Earlier this year I learned that my favorite road race, the Buckeye Half Marathon, had been moved from its previous schedule date as the perfect Akron Marathon preparatory event to the end of October.
When I first started running this race back 2007, it was three weeks from Akron. In 2009, it was moved up to two weeks before the marathon. Then, for 2010 (PR!) and 2011 (PW), they moved it back to the end of August.
Aside from being a great marathon training run on an enjoyable course, the race organizers had also partnered with the Akron Marathon to offer a discounted entry fee if you signed up for both events at the same time.
Now, there's none of that. And I'm not sure I even want to run the event this year because I'm a brat.
But now, like Luke Skywalker, there is a new hope. Having enjoyed my time at the Dirty Dash, I decided to see what other races in the series looked appealing. Turns out, there's the Leave No Trace trail half marathon on Sept. 1, four weeks before the Akron Marathon.
According to the event description, the Leave No Tracecourse is hilly and technical, which sounds like a perfect way to prepare for the hills I'll be running in the marathon a month later. Additionally, the course is on a camp ground that isn't normally open to runners.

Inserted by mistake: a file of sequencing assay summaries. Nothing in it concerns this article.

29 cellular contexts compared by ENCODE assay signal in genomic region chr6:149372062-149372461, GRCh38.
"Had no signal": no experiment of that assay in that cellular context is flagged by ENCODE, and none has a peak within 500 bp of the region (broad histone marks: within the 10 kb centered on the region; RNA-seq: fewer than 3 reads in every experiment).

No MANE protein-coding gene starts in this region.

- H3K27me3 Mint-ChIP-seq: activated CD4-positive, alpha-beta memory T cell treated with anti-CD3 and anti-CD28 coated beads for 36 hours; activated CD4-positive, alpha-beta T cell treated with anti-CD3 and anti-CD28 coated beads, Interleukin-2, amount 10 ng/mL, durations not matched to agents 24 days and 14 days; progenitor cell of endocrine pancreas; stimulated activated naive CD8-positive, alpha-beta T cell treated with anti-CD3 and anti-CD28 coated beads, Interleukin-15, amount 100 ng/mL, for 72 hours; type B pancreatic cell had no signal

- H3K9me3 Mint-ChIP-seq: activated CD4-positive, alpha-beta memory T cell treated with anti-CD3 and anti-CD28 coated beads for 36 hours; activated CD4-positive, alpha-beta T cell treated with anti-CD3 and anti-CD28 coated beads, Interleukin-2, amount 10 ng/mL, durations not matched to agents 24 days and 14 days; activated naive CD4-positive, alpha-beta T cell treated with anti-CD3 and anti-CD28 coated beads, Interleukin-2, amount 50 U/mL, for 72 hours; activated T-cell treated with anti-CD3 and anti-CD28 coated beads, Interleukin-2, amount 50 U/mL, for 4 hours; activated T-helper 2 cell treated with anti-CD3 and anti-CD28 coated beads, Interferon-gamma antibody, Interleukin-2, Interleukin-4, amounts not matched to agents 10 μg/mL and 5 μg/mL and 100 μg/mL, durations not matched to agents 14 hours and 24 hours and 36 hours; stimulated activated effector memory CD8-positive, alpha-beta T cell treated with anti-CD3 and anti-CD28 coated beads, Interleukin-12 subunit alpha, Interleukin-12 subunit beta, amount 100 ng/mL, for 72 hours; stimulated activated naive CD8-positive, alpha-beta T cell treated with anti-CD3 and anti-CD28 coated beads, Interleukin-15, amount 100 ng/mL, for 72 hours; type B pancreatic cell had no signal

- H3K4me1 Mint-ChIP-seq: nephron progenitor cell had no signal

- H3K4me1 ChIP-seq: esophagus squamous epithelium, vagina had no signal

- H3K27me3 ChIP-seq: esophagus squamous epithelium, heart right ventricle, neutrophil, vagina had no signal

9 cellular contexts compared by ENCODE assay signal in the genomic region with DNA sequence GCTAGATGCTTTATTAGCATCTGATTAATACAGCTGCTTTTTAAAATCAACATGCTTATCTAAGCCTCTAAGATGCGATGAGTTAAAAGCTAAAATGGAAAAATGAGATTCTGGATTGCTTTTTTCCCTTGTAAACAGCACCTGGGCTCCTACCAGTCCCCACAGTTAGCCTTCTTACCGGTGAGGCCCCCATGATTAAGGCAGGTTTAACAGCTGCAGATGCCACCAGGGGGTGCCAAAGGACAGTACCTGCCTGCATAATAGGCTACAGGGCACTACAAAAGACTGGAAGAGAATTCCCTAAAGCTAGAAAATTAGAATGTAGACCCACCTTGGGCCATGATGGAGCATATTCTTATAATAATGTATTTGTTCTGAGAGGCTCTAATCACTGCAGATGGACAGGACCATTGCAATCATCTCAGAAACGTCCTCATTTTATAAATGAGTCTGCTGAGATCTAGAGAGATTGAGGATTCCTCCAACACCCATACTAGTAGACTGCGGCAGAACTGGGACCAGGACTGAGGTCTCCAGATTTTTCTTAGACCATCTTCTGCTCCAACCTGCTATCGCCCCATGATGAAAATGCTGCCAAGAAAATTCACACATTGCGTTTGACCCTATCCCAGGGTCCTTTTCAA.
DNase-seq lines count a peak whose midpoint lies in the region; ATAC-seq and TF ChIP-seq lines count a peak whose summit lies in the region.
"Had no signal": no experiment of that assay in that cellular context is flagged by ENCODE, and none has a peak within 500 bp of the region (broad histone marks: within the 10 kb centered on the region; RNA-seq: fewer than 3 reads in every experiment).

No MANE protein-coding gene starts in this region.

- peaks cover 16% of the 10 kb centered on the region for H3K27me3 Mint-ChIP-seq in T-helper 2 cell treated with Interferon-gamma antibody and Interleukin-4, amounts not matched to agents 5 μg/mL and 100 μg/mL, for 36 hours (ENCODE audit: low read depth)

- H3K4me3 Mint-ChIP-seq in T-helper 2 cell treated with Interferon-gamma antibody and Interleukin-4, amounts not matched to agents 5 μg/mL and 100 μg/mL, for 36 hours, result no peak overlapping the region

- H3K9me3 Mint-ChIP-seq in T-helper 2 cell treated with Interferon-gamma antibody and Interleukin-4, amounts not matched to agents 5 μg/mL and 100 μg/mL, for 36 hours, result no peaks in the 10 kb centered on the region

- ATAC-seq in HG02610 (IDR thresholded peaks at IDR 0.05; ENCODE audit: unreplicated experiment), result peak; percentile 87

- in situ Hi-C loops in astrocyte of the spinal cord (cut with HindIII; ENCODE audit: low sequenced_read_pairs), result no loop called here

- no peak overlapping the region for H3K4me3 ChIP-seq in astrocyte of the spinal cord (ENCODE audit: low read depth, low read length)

But wait, there's more! Looking at the rest of the Dirty Trail Race Series events, there are a few other races that line up well with my marathon training plan. Of course, signing up for these events could hamper the ol' pocketbook, but that doesn't mean I can't wait and see how finances look before the zero-hour of when the cheaper early registration period ends.
But what about race burnout? My racing participation has severely dwindled over the years. From a peak of 10 events in 2008, I ran only two races last year. Does the 10 percent rule apply to adding races to you schedule? Should I be running 2.2 races this year? I believe that would be two full races and a DNF ...